Now, let's turn to the 2 unique requirements of the PAYE repayment plan.

#1 Payment amount

You're eligible for the PAYE plan if the monthly payment amount under that plan would be less than your payment amount under the Standard Repayment plan (that's the plan with a 10 year repayment period).

You can use the Department of Education's Repayment Estimator to compare your payment amounts under each plan.

In my experience, one easy eligibility check is to compare your federal student loan debt against your annual discretionary income. If your loan balance is higher than your income, you should be eligible.

The REPAYE plan does not have a monthly payment amount requirement. You're eligible so long as you have the right student loan type (Direct).

#2 New borrower

Under the PAYE repayment plan, you're a new borrower if:

  • you had no outstanding student loan debt on a Direct or FFEL loan on or after Oct 1, 2007 and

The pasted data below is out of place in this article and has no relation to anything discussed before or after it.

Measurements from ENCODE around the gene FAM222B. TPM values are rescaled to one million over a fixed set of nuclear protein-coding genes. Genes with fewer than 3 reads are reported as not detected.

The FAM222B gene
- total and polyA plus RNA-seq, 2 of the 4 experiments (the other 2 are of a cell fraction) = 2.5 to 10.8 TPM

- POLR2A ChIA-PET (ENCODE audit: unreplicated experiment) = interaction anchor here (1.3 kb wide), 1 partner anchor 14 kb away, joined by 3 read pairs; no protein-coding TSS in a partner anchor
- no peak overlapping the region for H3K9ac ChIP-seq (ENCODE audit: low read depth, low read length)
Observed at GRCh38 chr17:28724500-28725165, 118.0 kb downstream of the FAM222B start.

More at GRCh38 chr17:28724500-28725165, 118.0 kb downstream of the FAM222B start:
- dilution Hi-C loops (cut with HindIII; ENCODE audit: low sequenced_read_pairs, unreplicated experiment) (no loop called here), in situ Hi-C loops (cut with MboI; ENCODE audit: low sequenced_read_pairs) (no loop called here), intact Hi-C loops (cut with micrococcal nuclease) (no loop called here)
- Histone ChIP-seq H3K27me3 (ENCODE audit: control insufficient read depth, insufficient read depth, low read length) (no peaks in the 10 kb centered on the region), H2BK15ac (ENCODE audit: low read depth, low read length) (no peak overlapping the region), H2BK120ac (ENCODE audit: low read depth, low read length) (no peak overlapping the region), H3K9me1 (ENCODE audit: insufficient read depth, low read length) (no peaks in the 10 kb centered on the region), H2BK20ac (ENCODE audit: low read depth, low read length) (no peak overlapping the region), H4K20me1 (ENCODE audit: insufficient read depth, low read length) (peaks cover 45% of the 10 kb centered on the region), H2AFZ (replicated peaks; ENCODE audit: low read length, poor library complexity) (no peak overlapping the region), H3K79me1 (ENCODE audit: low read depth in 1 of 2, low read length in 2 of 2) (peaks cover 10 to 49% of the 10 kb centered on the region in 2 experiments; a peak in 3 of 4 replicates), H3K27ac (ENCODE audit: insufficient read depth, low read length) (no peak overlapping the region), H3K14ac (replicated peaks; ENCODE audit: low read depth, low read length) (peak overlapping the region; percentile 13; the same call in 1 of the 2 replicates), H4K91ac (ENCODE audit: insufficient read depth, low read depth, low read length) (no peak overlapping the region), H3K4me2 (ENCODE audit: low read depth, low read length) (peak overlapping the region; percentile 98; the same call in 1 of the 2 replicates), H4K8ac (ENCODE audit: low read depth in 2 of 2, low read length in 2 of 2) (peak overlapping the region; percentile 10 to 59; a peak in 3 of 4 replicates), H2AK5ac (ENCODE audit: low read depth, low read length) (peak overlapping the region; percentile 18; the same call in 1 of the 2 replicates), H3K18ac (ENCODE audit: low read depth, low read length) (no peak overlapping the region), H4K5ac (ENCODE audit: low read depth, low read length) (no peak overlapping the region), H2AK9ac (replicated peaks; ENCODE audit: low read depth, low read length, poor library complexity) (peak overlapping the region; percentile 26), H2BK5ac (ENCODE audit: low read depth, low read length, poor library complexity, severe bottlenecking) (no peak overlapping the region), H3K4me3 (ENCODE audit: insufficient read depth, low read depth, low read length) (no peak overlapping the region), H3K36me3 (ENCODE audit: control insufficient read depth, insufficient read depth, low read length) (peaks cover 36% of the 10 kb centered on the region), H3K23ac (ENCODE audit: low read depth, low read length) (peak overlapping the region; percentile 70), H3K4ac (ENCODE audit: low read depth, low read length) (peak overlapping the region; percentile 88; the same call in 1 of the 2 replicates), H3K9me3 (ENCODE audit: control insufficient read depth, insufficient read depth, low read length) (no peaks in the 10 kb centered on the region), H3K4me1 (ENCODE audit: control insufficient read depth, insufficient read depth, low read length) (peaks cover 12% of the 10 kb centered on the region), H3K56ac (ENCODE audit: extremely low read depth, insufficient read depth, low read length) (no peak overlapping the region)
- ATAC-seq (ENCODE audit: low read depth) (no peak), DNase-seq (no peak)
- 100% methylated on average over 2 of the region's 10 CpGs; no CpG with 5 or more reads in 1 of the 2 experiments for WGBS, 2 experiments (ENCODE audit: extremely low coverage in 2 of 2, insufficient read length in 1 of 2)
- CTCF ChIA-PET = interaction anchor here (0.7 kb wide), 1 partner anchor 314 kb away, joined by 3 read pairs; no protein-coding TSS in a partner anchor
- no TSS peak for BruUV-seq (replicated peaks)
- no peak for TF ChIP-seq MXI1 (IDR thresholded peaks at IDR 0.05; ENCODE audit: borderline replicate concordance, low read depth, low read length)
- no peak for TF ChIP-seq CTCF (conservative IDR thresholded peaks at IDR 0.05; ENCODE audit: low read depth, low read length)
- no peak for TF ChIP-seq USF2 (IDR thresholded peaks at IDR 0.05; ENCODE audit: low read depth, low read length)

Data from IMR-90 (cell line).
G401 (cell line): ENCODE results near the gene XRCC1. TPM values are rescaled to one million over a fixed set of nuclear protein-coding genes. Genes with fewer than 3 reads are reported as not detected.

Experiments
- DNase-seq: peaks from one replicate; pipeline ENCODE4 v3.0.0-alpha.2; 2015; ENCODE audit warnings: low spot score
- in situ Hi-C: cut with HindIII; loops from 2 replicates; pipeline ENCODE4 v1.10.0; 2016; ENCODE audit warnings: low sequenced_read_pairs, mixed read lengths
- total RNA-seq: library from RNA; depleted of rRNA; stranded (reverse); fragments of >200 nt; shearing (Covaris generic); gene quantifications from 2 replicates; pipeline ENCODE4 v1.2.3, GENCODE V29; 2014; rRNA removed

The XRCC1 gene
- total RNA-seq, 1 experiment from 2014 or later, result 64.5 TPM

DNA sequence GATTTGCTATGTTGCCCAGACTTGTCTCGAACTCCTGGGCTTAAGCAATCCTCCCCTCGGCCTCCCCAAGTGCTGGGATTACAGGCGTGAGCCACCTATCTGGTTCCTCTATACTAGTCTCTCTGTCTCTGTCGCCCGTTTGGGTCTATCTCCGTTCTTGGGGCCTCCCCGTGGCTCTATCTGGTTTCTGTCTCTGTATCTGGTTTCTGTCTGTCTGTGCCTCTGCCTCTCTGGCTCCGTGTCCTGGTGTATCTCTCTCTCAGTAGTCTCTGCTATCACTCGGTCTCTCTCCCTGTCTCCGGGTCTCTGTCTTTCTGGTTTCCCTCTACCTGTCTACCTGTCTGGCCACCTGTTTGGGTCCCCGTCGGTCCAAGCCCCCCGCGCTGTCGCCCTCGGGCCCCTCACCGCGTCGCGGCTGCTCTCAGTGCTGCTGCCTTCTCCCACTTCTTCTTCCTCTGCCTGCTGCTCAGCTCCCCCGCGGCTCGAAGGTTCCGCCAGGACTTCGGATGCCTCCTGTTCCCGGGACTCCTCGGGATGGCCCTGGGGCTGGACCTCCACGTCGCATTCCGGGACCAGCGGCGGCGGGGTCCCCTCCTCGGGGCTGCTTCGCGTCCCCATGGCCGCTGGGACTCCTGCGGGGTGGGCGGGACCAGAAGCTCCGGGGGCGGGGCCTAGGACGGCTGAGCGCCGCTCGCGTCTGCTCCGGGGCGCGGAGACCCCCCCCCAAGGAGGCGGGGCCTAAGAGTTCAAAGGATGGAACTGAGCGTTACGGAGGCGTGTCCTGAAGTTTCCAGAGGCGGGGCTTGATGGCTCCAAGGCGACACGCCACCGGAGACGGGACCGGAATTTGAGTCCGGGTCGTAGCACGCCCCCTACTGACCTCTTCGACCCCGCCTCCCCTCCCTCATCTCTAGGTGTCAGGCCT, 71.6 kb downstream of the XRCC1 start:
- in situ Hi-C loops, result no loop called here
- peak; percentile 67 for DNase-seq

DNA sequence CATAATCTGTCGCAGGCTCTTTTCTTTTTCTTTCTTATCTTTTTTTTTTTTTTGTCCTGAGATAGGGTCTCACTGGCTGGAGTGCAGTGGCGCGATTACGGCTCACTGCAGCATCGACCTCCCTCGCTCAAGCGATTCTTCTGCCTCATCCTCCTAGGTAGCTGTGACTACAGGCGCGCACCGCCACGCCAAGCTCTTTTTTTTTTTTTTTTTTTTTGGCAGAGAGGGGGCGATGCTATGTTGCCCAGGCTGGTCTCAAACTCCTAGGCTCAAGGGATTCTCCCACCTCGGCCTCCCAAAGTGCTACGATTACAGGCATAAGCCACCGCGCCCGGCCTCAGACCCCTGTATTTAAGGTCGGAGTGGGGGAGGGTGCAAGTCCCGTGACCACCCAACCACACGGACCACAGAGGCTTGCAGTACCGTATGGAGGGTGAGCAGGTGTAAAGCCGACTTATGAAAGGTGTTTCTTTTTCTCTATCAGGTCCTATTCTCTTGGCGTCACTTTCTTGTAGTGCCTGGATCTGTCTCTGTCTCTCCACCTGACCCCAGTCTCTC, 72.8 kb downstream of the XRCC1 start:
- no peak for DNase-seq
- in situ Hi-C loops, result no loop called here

• you borrowed a Direct Loan on or after Oct 1, 2011.

The REPAYE repayment plan doesn't have a new borrower requirement. You're eligible so long as you have the right student loan type (Direct).

What to do with non-eligible federal student debt

For those of you who have a student loan made under the Perkins Loan program or the Federal Family Education Loan Program (Stafford Loans), all is not lost. You can make either student loan eligible for the REPAYE plan by consolidating it into a Direct Consolidation loan.

Be careful if you're a Parent Plus Loan borrower.

A Direct Consolidation won't qualify for the REPAYE repayment plan if it included a Parent Plus Loan. The only income-driven repayment plan a Parent Plus consolidation is eligible for is the income-contingent repayment plan.